• Abstract: On January 26, 2021, during a phone conversation between the President of the United States, Joseph Biden, and the President of the Russian Federation, Vladimir Putin, a decision was confirmed by the parties to extend the Strategic Arms Reduction Treaty (New START, CHB-3) without any preconditions for five more years from February 5, 2021 to February 5, 2026 after which the sides exchanged diplomatic notes. New START was the last treaty still in force with regard to nuclear armaments as the United States left the Intermediate-Range Nuclear Forces Treaty (INF) under the Trump administration. At the same time, the Trump administration was also against extending New START without changes as it was set to expire in February 2021. Russia, on the other hand, was opposed to any kind of changes to this treaty. In a very short while after Biden’s arrival to power, the treaty was extended by five years without any changes. What was the reason for this decision? Why was the prior presidential administration against this and why did the new one make efforts to achieve an agreement in a short period of time? What can we expect to happen next? These are the questions that we will attempt to answer in this publication.
  • Topic: Arms Control and Proliferation, Diplomacy, Treaties and Agreements
  • Political Geography: Russia, United States of America
  • Author: Zurab Batiashvili
  • Publication Date: 01-2021
  • Content Type: Commentary and Analysis
  • Institution: Georgian Foundation for Strategic International Studies -GFSIS
  • Abstract: The Montreux Convention signed on July 20, 1936 strictly regulates the presence of naval warships of non-Black Sea nations (including the United States) in the Black Sea, limiting their aggregate tonnage (thereby limiting their number), their maximum period of stay within the Black Sea and so on. Such a regime creates a problem of access by Western powers to the Black Sea which negatively influences Georgia’s security environment. However, much has changed in the Black Sea after the Convention was signed – the Second World War took place, the Cold War was concluded, the Soviet Union collapsed and new states arose in its place – Russia, Ukraine and Georgia while Romania and Bulgaria became member states of NATO, Russia annexed Crimea, Turkey distanced itself from the West and so forth. In such conditions, a document signed in the 1930s remains a militarypolitical anachronism, unable to address new requirements and realities. That said, the issue of reviewing it remains problematic as it depends on numerous factors.
  • Topic: Security, Foreign Policy, History, Military Affairs, Trade
  • Political Geography: Russia, Turkey, Ukraine, Georgia
  • Author: Giorgio Uzarashvili
  • Publication Date: 01-2021
  • Content Type: Commentary and Analysis
  • Institution: Georgian Foundation for Strategic International Studies -GFSIS
  • Abstract: The 2020 attack on SolarWinds is one of the largest cyber-intelligence campaigns in US history which inflicted significant damage on agencies such as the US Department of Defense (DoD), the Department of Homeland Security (DHS) and the Cybersecurity & Infrastructure Security Agency (CISA).1 Incidentally, SolarWinds is a US-registered company that provides a wide range of IT-related services to the private and public sectors, including tools used for the remote management of the network’s infrastructure.2 Later, in April of this year, the attack was officially attributed to the Russian Foreign Intelligence Service (СВР - Служба Внешней Разведки). Its consequences were severe not only due to the fact that the attacker, with high probability, gained access to at least part of the information held by the above-mentioned US agencies, but also primarily for the demonstrative effect of this operation. In particular, the attacker demonstrated that no one is protected against Russian cyber-intelligence actors, including the agencies directly in charge of ensuring the information security of the national critical infrastructure throughout the country. Consequently, the attack on SolarWinds negatively affected the US not only in terms of security, more specifically cyber security, but it also poses a significant challenge to its reputation. Namely, this incident questions whether or not US security forces have highly qualified personnel and appropriate technical equipment to protect significant information assets and prevent similar attacks. Moreover, there is a threat that this precedent will encourage similar actions by other hostile actors against the US in the future, primarily China and Iran.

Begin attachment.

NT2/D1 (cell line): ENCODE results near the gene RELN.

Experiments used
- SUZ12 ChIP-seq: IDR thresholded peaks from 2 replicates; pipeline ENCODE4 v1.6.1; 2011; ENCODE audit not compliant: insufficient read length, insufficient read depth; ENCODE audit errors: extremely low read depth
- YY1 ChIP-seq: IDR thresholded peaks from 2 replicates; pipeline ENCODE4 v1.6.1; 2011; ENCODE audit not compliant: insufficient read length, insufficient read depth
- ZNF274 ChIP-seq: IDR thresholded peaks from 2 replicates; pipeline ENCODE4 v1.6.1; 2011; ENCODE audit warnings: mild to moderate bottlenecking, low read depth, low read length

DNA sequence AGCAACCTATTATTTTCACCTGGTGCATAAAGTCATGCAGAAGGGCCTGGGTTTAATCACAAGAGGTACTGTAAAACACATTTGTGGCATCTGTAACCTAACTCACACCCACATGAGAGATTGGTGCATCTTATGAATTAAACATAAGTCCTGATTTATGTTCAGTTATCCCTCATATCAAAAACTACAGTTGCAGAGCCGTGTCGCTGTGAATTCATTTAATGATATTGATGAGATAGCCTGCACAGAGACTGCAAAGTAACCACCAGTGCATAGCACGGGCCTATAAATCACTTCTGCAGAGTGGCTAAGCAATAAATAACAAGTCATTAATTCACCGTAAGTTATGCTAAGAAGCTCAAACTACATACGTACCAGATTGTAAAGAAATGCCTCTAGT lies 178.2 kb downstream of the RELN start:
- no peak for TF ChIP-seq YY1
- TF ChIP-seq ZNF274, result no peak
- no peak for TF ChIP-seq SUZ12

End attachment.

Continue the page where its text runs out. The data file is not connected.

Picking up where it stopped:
• Topic: Security, Intelligence, Science and Technology, Cybersecurity
  • Political Geography: Russia, United States of America
  • Author: Giorgi Badridze
  • Publication Date: 01-2021
  • Content Type: Commentary and Analysis
  • Institution: Georgian Foundation for Strategic International Studies -GFSIS
  • Abstract: One of the fundamental problems of international relations is that people from the countries whose political system is based on the rule of law and human rights often do not understand the logic of conduct of authoritarian regimes. Incidentally, this is equally the case with the relatively conservative and completely liberal observers. Such misunderstanding has, on many occasions, produced catastrophic outcomes. The most vivid illustration of this is the 1930’s policy of appeasement. Despite the facts that Nevil Chamberlain was motivated by the noble goal of averting the war, the wrongful assessment of the Hitler regime brought about the bloodiest war in history. In this paper, I will attempt to evaluate some aspects of Russian foreign policy which, in my humble opinion, are misunderstood in the West and have resulted in serious complications for Russia’s neighbors and the West itself and which continues to represent a clear and present danger. Naturally, I do not intend to diminish the achievements of generations of brilliant diplomats, analysts and political leaders whose wisdom, vision and courage contributed to many triumphs of Western civilization in its struggle with tyrannies. Today, the world needs precisely the type of leaders who would be ready to see the reality that the ideals of human dignity, freedom and democracy are again under threat and that they must be defended.
  • Topic: International Relations, Authoritarianism, Appeasement
  • Political Geography: Russia, Eurasia